Introduction: Though Staphylococcus aureus is a major pathogen, vaccine trials have failed. In contrast, class-switched antibodies specific to S. aureus are common, implying immune memory formation and suggesting a large pool of S. aureus-reactive helper T-cells.
Objective: To elucidate the cellular arm of S. aureus-specific immune memory, the T-cell response in humans was characterized.
Methods: The proliferative response of human peripheral blood mononuclear cells (PBMCs) to S. aureus antigens and the frequency of S. aureus-specific T-cells were quantified by (3)H-thymidine incorporation; cytokine release was measured by flow cytometry.
Results: Staphylococcus aureus particles and extracellular proteins elicited pronounced proliferation in PBMCs of healthy adults. This reflected a memory response with high frequencies of T-cells being activated by single S. aureus antigens. The whole S. aureus-specific T-cell pool was estimated to comprise 3.6% of T-cells with 35-fold differences between individuals (range, 0.2%-5.7%). When exposed to S. aureus antigens, the T-cells released predominantly but not solely T helper (Th)1/Th17 cytokines.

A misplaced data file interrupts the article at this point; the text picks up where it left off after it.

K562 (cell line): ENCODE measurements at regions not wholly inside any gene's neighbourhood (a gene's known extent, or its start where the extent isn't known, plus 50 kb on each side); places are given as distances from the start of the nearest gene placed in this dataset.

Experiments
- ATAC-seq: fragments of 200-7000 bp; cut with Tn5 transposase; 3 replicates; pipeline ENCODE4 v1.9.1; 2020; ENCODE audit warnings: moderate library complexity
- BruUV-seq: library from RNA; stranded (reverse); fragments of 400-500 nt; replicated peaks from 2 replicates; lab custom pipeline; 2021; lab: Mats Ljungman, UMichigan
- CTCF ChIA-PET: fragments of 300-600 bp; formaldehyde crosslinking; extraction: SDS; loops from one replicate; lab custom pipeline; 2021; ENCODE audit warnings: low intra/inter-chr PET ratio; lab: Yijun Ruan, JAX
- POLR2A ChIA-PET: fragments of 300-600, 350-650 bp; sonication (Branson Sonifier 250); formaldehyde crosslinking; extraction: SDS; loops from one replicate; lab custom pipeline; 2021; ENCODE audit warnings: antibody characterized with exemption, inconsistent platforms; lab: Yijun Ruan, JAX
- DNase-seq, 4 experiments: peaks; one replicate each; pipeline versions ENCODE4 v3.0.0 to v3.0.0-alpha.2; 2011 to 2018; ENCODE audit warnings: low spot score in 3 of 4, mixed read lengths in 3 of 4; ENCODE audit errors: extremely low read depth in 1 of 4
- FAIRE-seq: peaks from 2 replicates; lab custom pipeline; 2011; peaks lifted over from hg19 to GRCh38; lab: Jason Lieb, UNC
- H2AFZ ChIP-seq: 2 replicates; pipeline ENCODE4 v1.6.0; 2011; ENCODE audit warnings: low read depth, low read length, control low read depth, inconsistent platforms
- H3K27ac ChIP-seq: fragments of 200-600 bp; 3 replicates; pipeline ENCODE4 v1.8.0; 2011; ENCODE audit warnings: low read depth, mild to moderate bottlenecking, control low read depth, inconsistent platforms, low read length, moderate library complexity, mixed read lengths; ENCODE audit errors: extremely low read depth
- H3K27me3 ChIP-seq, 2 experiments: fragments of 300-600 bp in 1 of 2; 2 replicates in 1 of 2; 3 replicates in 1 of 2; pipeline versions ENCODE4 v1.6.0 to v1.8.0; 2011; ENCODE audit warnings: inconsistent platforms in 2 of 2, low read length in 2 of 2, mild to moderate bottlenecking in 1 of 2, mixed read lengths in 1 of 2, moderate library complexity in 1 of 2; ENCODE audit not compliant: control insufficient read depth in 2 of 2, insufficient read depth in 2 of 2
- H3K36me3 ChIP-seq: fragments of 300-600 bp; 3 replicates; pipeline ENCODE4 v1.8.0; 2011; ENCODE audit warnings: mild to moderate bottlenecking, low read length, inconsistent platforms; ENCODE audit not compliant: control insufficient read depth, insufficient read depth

Conclusions: The large number of S. aureus antigen-reactive memory T-lymphocytes is likely to influence the course of S. aureus infection. To enable rational vaccine design, the naturally acquired human T-cell memory needs to be explored at high priority.
Keywords: S. aureus; cytokines; human T-cells; memory response; proliferation.
© The Author 2015. Published by Oxford University Press on behalf of the Infectious Diseases Society of America. All rights reserved. For Permissions, please e-mail: email@example.com.